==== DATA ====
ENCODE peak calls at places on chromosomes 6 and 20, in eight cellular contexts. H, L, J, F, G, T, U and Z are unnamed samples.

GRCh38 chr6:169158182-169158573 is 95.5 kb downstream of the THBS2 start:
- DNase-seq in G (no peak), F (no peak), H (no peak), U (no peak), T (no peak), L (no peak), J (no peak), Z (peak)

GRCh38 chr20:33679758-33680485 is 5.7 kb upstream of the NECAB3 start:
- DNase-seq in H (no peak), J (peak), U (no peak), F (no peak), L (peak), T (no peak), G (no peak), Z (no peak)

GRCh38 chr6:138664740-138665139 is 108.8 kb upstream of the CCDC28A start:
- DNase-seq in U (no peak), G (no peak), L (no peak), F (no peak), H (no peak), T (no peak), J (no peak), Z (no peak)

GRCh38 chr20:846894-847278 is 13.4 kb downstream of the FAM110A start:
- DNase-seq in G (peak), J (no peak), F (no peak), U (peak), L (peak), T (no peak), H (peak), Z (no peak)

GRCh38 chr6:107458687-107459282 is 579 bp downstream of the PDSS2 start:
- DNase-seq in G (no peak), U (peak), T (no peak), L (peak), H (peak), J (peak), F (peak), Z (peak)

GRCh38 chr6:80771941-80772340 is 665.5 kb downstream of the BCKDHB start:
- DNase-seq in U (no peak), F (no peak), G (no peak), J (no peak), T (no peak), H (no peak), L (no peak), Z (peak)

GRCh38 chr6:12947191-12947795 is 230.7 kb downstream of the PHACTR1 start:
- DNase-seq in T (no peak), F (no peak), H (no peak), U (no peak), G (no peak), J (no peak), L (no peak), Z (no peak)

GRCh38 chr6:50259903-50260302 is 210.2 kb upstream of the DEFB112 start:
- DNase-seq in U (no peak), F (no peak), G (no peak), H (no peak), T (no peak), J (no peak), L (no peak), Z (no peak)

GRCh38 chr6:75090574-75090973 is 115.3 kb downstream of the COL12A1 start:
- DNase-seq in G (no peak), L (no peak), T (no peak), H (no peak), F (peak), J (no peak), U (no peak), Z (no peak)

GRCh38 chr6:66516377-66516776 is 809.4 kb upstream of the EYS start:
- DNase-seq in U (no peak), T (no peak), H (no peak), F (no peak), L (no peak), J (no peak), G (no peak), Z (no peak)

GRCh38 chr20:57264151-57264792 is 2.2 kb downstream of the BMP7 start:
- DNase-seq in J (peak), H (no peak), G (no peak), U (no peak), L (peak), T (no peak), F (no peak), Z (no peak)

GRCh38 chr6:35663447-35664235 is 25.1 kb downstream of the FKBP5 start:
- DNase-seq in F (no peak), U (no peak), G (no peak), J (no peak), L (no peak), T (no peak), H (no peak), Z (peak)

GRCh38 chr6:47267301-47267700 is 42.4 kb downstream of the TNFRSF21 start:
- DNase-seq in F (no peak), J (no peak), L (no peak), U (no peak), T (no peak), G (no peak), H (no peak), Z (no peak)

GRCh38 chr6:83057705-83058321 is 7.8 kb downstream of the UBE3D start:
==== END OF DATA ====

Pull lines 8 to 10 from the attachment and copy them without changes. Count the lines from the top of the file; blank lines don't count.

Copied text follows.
GRCh38 chr20:846894-847278 is 13.4 kb downstream of the FAM110A start:
- DNase-seq in G (peak), J (no peak), F (no peak), U (peak), L (peak), T (no peak), H (peak), Z (no peak)

GRCh38 chr6:107458687-107459282 is 579 bp downstream of the PDSS2 start: